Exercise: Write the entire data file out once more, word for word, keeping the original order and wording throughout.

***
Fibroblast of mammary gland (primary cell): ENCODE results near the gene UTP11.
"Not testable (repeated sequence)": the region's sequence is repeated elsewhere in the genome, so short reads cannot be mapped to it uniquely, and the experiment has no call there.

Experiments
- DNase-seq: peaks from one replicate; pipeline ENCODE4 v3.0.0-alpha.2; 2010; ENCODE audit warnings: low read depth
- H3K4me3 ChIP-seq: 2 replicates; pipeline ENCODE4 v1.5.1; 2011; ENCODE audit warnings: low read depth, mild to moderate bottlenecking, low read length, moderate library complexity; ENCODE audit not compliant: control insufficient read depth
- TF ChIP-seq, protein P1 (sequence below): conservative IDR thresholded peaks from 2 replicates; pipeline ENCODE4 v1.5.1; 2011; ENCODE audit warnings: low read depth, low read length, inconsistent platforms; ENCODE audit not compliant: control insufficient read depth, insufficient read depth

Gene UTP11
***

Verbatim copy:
Fibroblast of mammary gland (primary cell): ENCODE results near the gene UTP11.
"Not testable (repeated sequence)": the region's sequence is repeated elsewhere in the genome, so short reads cannot be mapped to it uniquely, and the experiment has no call there.

Experiments
- DNase-seq: peaks from one replicate; pipeline ENCODE4 v3.0.0-alpha.2; 2010; ENCODE audit warnings: low read depth
- H3K4me3 ChIP-seq: 2 replicates; pipeline ENCODE4 v1.5.1; 2011; ENCODE audit warnings: low read depth, mild to moderate bottlenecking, low read length, moderate library complexity; ENCODE audit not compliant: control insufficient read depth
- TF ChIP-seq, protein P1 (sequence below): conservative IDR thresholded peaks from 2 replicates; pipeline ENCODE4 v1.5.1; 2011; ENCODE audit warnings: low read depth, low read length, inconsistent platforms; ENCODE audit not compliant: control insufficient read depth, insufficient read depth

Gene UTP11